The government set up many employment working groups made up of representatives of employees and employers, but there has been no desirable help from them.
Prime minister Sanna Marinin (sd) The board will meet on Wednesday and Thursday for a so-called mid-conflict.
Many government sources describe the negotiation as the most difficult for the government.
There are three major entities in the negotiations, all of which are interlinked.
The government should decide on a so-called sustainability roadmap for the 2030s. Among other things, it outlines the means by which additional indebtedness can be stopped.
Second, the government should decide how firmly it will return to the spending framework agreed at the beginning of the government term after the giant borrowing of the Corona era.
The third big entity is employment decisions.
The more the government makes decisions that can be credibly expected to increase employment, the easier it is, for example, to cross frames and draw a sustainability roadmap without major cuts.
Before these big things are agreed, the government should also decide how peat entrepreneurs are assisted and what is done for net fishing for seals. Even there is no consensus on these yet.
Especially the center believes that employment will improve if workers agree more on working conditions in the workplace.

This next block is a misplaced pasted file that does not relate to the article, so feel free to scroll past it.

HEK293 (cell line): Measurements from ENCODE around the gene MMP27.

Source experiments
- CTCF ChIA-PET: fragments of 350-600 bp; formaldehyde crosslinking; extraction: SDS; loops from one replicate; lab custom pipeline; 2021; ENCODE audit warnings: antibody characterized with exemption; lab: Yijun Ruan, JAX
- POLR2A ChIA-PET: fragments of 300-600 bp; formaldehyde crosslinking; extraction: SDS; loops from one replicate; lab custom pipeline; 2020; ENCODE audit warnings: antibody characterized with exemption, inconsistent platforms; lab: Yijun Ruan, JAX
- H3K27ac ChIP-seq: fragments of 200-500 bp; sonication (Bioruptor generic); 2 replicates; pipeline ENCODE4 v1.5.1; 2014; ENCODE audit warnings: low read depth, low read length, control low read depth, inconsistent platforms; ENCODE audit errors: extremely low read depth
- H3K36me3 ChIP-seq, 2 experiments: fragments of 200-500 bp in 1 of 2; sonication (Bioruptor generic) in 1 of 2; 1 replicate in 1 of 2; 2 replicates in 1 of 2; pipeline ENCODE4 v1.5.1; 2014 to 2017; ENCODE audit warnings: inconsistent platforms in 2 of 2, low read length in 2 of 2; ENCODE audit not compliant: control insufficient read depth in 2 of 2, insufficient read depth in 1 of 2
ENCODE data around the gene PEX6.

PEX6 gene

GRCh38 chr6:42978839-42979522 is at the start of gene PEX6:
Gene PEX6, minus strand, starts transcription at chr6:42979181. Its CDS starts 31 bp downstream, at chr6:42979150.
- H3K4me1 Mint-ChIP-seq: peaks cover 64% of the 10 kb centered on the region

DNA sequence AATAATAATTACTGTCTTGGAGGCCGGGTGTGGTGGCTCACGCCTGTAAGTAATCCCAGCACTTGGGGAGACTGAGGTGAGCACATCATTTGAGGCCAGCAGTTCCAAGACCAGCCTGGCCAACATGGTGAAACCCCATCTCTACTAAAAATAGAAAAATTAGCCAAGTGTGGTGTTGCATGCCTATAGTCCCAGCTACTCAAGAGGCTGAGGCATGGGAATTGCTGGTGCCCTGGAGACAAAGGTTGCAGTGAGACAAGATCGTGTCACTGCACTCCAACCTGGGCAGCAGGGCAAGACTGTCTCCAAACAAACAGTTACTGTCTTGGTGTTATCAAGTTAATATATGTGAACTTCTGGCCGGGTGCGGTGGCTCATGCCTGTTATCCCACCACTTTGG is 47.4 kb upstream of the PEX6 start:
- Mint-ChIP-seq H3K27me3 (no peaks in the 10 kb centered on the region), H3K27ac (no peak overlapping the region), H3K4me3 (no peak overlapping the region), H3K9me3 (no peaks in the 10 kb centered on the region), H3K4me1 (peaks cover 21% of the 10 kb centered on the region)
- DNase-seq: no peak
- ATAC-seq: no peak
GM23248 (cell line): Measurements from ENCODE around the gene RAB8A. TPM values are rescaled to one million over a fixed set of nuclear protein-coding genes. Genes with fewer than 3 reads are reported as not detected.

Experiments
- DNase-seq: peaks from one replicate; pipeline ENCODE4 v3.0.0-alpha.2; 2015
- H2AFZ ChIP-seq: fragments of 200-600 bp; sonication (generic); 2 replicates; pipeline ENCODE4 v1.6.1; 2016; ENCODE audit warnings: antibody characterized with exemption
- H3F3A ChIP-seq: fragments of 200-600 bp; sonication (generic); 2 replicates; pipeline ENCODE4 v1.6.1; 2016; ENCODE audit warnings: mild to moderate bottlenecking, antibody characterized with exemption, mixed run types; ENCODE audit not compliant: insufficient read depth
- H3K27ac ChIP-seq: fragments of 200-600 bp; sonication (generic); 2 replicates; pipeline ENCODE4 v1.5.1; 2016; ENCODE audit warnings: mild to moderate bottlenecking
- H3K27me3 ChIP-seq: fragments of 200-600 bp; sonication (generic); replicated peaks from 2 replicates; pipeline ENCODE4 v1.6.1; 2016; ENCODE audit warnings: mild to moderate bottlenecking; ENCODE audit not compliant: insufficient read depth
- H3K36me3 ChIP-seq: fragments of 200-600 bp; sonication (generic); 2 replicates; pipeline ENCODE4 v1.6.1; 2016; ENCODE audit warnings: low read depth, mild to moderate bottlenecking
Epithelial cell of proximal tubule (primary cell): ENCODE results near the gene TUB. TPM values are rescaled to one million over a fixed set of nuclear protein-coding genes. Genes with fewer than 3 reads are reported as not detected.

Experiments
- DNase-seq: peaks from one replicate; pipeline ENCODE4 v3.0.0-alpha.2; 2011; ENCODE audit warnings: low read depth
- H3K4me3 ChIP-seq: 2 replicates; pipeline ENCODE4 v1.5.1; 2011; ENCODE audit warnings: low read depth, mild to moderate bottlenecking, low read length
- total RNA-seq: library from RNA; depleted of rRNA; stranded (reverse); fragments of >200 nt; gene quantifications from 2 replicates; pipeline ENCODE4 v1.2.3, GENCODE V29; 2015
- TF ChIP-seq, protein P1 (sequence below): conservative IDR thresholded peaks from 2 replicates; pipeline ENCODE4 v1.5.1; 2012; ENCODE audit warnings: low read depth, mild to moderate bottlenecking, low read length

The Center, the RKP and the Greens and many economists believe that the unemployed will apply for jobs more quickly if earnings-related unemployment security cut or made so-called job-seeking more encouraging.
For the SDP and perhaps also for the Left Alliance, decisions on local bargaining and earnings-related unemployment security would apply if wage earners and employers agreed to them.
After the election first Antti Rinteen (sd) and since then have been applied for by the Marin government assistance in their decisions from working groups, which include representatives of employees and employers.
There is a pile of dissenting reports.
If the social partners had better distances, they might be able to agree on both workplace arrangements and even earnings-related unemployment benefits.
Left Alliance inside, there has been a threat that the party will leave the government if earnings-related unemployment security is weakened. There is a threat from the center, on the other hand, that it will leave if it is not weakened.
The SDP is a prime minister’s party that could perhaps, under certain conditions, accept tightening on merit-based to keep the government afloat.
However, the decision is difficult if not impossible, because the trade union movement, which is important to the party, will not accept the weakening. Sdp fears that its declining support continues to worsen sadly just before the municipal elections.
If the social partners were better off, employers and employees could be able to agree on both workplace arrangements and even earnings-related unemployment benefits.
However, the gaps have widened year after year since employers withdrew from broad income policy agreements in 2016.